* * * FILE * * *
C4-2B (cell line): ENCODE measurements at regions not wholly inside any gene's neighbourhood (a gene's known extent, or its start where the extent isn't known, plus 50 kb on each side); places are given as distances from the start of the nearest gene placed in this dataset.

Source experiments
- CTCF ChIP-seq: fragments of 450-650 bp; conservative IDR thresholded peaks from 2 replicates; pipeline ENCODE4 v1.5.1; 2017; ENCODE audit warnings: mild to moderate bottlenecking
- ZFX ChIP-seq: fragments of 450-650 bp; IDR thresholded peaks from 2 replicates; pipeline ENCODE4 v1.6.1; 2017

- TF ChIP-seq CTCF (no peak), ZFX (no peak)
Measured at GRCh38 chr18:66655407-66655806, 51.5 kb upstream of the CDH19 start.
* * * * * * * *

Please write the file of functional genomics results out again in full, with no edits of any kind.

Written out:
C4-2B (cell line): ENCODE measurements at regions not wholly inside any gene's neighbourhood (a gene's known extent, or its start where the extent isn't known, plus 50 kb on each side); places are given as distances from the start of the nearest gene placed in this dataset.

Source experiments
- CTCF ChIP-seq: fragments of 450-650 bp; conservative IDR thresholded peaks from 2 replicates; pipeline ENCODE4 v1.5.1; 2017; ENCODE audit warnings: mild to moderate bottlenecking
- ZFX ChIP-seq: fragments of 450-650 bp; IDR thresholded peaks from 2 replicates; pipeline ENCODE4 v1.6.1; 2017

- TF ChIP-seq CTCF (no peak), ZFX (no peak)
Measured at GRCh38 chr18:66655407-66655806, 51.5 kb upstream of the CDH19 start.